It was a spirit-filled, emotional evening when our church, the First Baptist Church of Matanzas, Cuba, officially joined the Community of the Cross of Nails on February 7, 2018. The sanctuary was filled to capacity with quite a diverse congregation, including representatives from churches in South Africa, Germany, Switzerland, the United States, and Canada, and we were especially honored to have Canon Sarah Hills from the Coventry Cathedral in England to present the cross. There was diversity among the Matanzas participants as well, with representatives from Catholic, Episcopal, Presbyterian, Methodist, Baptist and Metropolitan Community Church congregations present.
No doubt part of the intense emotion of the night was due to the theme of reconciliation and peace. When Canon Sarah spoke about CCN’s three-fold focus on grief, hope, and love, all the Cubans present could resonate deeply. Virtually every Cuban family has suffered the grief of being divided as a result of the various waves of emigration that have occurred over the past 58 years; over two million Cubans have left since the Triumph of the Revolution. Between 1960 and 1962, over 14,000 children between the ages of 3 and 17 boarded planes without parents or guardians (“Operation Peter Pan” emerged as a result of false propaganda that the newly formed government was planning to send children to Siberia for Soviet indoctrination). In 1965 the Cuban government opened the port of Camarioca for one month and permitted those who were not supportive of the Revolution to leave. Also in 1965 Fidel Castro and U.S. President Lyndon Johnson reached an agreement for “Flights of Liberty” with two planes a day carrying more Cubans into exile (around 250,000 people took advantage of these flights, which lasted until 1973). Then, in 1980 came the famous Mariel boat lift, in which 125,000 Cubans abandoned the island; among them were many people considered “unfit” for the new society that the Cuban government encouraged or forced to leave — prisoners, mentally ill, and homosexuals. And then in 1994, in the middle of Cuba’s “Special Period” of severe economic crisis and shortages, came the exodus of the “balseros,” those who risked the dangerous passage on homemade rafts.
Up through the emigration of the 1990s, these divisions were not just measured by geographical distance; they were laden with heavy emotional baggage. Many of the people who left had to suffer the humiliation of taunting as they made their exit, sometimes with garbage as well as insults thrown at them, as they were labeled “gusanos,” worms, traitors to the Revolution. Many of these “traitors” earned the label by joining hard-line political dissent movements intent on toppling the Castro regime. And so the division, the rupture, was deep.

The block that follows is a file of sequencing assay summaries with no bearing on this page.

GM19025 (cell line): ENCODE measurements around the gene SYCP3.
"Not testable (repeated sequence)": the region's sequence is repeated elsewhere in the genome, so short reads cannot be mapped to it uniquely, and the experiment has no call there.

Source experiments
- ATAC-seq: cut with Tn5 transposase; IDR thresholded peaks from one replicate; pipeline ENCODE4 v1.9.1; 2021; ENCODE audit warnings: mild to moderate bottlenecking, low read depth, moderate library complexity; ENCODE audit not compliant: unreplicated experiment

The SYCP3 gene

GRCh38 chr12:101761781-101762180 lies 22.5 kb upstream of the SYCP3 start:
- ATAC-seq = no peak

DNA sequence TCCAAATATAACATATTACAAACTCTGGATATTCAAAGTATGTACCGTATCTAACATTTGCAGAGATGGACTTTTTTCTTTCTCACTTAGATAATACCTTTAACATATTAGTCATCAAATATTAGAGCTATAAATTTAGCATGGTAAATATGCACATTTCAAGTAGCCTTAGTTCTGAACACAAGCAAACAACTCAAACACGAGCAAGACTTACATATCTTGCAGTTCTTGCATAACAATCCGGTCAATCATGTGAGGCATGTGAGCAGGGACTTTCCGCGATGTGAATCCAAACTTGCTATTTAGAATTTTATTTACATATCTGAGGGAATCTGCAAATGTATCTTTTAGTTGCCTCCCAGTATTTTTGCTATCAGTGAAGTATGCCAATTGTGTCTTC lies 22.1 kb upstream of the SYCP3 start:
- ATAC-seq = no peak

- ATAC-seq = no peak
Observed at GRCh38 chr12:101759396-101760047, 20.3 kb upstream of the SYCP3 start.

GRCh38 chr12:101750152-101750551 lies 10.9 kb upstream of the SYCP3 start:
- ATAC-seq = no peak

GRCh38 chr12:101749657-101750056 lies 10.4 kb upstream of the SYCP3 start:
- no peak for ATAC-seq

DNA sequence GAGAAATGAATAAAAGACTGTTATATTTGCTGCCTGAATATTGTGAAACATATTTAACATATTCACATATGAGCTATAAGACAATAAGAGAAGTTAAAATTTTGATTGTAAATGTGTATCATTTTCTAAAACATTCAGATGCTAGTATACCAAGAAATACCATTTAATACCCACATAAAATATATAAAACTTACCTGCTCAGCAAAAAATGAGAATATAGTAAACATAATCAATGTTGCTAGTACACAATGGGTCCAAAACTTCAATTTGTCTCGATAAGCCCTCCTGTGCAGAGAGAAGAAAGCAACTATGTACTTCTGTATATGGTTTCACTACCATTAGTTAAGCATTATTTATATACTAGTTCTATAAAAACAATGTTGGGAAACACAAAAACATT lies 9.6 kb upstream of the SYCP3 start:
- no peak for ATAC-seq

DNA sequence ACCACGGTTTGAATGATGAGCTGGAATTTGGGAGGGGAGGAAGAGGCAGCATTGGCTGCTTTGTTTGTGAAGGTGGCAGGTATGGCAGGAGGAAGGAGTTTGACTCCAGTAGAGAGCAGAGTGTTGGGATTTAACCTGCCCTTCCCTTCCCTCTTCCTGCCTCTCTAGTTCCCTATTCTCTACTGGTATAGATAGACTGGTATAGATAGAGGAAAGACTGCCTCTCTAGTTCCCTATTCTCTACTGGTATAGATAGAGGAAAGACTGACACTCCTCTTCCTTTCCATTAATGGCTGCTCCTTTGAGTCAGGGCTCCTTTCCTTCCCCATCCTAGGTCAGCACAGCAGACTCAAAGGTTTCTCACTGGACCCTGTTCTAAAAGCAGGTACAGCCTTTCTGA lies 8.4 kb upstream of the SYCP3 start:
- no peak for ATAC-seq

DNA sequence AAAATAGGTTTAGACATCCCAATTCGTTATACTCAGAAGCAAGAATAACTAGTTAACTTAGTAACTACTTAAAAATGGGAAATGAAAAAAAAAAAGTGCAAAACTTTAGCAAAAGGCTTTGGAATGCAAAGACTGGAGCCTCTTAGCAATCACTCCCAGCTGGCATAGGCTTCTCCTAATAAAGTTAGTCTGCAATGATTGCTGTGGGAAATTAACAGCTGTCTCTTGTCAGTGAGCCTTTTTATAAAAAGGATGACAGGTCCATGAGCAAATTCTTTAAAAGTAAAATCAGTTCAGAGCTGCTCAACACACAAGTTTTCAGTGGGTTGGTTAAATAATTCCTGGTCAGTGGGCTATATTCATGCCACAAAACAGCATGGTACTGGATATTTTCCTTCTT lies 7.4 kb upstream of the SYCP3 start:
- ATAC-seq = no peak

That is the grief, the suffering. But there is also hope. The intense feelings have softened in the past 20 years. Since the 1990s, some of the emotional baggage has lessened and people are no longer stigmatized for leaving. The geographical distance does not necessarily mean a break in relationship. Exiles abroad now represent a large swath of the Cuban economy through the financial remittances regularly flowing back to families on the island. But the easing of tensions brought about by this economic support does not mean the wounds have healed. There is still so much work to do. And that’s where love enters the picture. The church as an ambassador of reconciliation trusts that the love of God, the love of Jesus Christ, and the love instilled in us by the Holy Spirit, is a powerful healing force. This love is intentional, and requires action.
We are thankful for the ways First Baptist Matanzas has been part of love in action in our community over the past few decades, building bridges of trust and understanding not only among the various Protestant and Catholic communities, but also between the church and the Afro-Cuban religious communities which have been marginalized for so long. And now, we are so blessed and grateful to be part of this network of reconciliation, the Community of the Cross of Nails, which will provide us accompaniment in our journey. It is inspiring to know that we will have the accompaniment of prayers, prayers that are reinforced by so many stories and examples of communities that have experienced and are experiencing healing of historical wounds and traumas. We look forward to adding to those stories, and adding our prayers to the world-wide work.
Stan Dotson, Matanzas, Cuba